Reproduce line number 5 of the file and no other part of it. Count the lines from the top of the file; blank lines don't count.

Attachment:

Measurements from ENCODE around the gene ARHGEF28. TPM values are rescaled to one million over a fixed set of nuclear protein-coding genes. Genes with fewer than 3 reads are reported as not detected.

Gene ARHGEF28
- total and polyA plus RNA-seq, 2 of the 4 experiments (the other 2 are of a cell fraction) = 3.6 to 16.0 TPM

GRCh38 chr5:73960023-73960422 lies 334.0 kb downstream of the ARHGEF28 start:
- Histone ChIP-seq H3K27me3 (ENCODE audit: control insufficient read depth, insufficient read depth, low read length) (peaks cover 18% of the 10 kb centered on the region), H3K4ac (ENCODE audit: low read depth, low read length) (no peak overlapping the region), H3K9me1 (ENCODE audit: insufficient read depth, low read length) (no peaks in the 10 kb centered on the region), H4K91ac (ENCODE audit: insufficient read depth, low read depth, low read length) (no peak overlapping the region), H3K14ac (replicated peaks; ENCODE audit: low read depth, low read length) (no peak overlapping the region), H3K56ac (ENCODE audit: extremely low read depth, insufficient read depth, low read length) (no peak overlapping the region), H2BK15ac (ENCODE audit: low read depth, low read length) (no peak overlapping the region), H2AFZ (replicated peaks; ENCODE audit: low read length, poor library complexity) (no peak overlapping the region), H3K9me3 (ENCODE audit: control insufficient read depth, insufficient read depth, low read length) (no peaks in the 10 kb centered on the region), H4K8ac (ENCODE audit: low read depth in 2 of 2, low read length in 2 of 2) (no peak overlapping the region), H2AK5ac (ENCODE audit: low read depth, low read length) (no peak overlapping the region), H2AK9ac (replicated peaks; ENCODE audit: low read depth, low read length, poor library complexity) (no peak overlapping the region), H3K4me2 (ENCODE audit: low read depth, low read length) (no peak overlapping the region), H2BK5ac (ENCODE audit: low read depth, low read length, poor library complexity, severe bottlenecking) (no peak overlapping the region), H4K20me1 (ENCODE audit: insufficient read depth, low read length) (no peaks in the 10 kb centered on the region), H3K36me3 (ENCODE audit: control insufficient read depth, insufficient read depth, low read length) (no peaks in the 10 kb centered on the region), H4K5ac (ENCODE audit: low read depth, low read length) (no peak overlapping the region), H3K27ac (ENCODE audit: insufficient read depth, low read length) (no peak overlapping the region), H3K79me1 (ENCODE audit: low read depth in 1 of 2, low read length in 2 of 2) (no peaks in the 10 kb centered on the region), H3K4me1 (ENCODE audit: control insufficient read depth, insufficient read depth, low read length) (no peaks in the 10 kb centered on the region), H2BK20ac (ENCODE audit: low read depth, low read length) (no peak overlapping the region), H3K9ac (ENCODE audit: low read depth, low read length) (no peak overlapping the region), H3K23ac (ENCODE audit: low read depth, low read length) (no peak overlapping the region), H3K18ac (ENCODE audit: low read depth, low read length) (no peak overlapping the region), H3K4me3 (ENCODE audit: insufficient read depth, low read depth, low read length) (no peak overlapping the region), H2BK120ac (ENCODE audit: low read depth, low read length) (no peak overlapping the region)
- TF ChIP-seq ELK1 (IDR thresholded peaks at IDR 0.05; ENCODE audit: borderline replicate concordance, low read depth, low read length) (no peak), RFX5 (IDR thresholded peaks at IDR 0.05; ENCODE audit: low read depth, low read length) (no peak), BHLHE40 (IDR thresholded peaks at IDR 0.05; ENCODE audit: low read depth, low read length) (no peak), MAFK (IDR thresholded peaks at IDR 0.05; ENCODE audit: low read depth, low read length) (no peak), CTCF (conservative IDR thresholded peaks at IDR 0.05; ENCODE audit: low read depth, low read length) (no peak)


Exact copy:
- Histone ChIP-seq H3K27me3 (ENCODE audit: control insufficient read depth, insufficient read depth, low read length) (peaks cover 18% of the 10 kb centered on the region), H3K4ac (ENCODE audit: low read depth, low read length) (no peak overlapping the region), H3K9me1 (ENCODE audit: insufficient read depth, low read length) (no peaks in the 10 kb centered on the region), H4K91ac (ENCODE audit: insufficient read depth, low read depth, low read length) (no peak overlapping the region), H3K14ac (replicated peaks; ENCODE audit: low read depth, low read length) (no peak overlapping the region), H3K56ac (ENCODE audit: extremely low read depth, insufficient read depth, low read length) (no peak overlapping the region), H2BK15ac (ENCODE audit: low read depth, low read length) (no peak overlapping the region), H2AFZ (replicated peaks; ENCODE audit: low read length, poor library complexity) (no peak overlapping the region), H3K9me3 (ENCODE audit: control insufficient read depth, insufficient read depth, low read length) (no peaks in the 10 kb centered on the region), H4K8ac (ENCODE audit: low read depth in 2 of 2, low read length in 2 of 2) (no peak overlapping the region), H2AK5ac (ENCODE audit: low read depth, low read length) (no peak overlapping the region), H2AK9ac (replicated peaks; ENCODE audit: low read depth, low read length, poor library complexity) (no peak overlapping the region), H3K4me2 (ENCODE audit: low read depth, low read length) (no peak overlapping the region), H2BK5ac (ENCODE audit: low read depth, low read length, poor library complexity, severe bottlenecking) (no peak overlapping the region), H4K20me1 (ENCODE audit: insufficient read depth, low read length) (no peaks in the 10 kb centered on the region), H3K36me3 (ENCODE audit: control insufficient read depth, insufficient read depth, low read length) (no peaks in the 10 kb centered on the region), H4K5ac (ENCODE audit: low read depth, low read length) (no peak overlapping the region), H3K27ac (ENCODE audit: insufficient read depth, low read length) (no peak overlapping the region), H3K79me1 (ENCODE audit: low read depth in 1 of 2, low read length in 2 of 2) (no peaks in the 10 kb centered on the region), H3K4me1 (ENCODE audit: control insufficient read depth, insufficient read depth, low read length) (no peaks in the 10 kb centered on the region), H2BK20ac (ENCODE audit: low read depth, low read length) (no peak overlapping the region), H3K9ac (ENCODE audit: low read depth, low read length) (no peak overlapping the region), H3K23ac (ENCODE audit: low read depth, low read length) (no peak overlapping the region), H3K18ac (ENCODE audit: low read depth, low read length) (no peak overlapping the region), H3K4me3 (ENCODE audit: insufficient read depth, low read depth, low read length) (no peak overlapping the region), H2BK120ac (ENCODE audit: low read depth, low read length) (no peak overlapping the region)